Creativity can be defined as problem identification and idea generation whilst innovation can be defined as idea selection, development and commercialisation.
There are other useful definitions in this field, for example, creativity can be defined as consisting of a number of ideas, a number of diverse ideas and a number of novel ideas.
There are distinct processes that enhance problem identification and idea generation and, similarly, distinct processes that enhance idea selection, development and commercialisation. Whilst there is no sure fire route to commercial success, these processes improve the probability that good ideas will be generated and selected and that investment in developing and commercialising those ideas will not be wasted.
Sometimes ignoring everybody works. But this is rare. And only wise if you can afford the loss.
Success is more often related to verifying that the assumptions being made are indeed valid.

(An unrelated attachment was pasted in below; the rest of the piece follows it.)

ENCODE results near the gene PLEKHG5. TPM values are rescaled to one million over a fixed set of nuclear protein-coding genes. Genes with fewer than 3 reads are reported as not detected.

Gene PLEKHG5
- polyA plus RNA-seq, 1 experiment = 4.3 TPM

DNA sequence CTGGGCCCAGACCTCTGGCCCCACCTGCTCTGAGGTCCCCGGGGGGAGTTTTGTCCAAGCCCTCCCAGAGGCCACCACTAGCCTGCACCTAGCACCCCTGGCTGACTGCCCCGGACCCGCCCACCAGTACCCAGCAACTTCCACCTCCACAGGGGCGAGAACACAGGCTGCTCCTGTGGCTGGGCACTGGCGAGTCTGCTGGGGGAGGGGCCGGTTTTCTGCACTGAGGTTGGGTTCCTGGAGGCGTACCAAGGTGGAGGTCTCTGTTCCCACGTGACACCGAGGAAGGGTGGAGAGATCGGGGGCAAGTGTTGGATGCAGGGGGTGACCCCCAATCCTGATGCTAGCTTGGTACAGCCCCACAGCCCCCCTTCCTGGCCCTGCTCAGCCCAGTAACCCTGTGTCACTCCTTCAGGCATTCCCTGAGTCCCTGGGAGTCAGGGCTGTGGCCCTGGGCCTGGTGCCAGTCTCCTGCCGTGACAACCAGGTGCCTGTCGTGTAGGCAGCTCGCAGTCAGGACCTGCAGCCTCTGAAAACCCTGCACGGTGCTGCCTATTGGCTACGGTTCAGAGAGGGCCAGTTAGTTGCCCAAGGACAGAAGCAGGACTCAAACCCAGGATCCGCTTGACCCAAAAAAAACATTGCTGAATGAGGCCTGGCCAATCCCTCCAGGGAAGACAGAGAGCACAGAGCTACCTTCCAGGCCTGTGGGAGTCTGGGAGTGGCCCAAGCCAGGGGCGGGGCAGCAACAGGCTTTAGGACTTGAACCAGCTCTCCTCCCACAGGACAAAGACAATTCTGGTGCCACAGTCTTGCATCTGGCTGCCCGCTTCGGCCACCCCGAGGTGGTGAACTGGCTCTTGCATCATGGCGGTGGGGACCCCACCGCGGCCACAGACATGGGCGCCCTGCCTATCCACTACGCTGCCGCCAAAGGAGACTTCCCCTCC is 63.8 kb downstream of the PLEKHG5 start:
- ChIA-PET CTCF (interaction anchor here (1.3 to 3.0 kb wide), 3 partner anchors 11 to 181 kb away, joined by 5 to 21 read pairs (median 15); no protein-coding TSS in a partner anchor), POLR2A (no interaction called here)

Before investing time and money, test the idea:
a) Does it indeed address the end users problem? Is this a problem that they are willing to spend money solving? Irons that talk to the microwave may sound like a good idea, but why will the customer want this and will she spend money on it? How exactly will the consumer benefit?
b) Are we persuading ourselves that the idea will work? Is there a high degree of groupthink? Are we persuading ourselves that the marketing team will create desire?
c) Is there strategic, technical and competency fit with the firm?
d) What are the practical impediments? Are we considering cultural and emotional impediments as well as technical?
These and other topics are covered in depth in the MBA dissertation on Managing Creativity & Innovation, which can be purchased (along with a Creativity and Innovation DIY Audit, Good Idea Generator Software and Power Point Presentation) from http://www.managing-creativity.com/
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Kal Bishop, MBA
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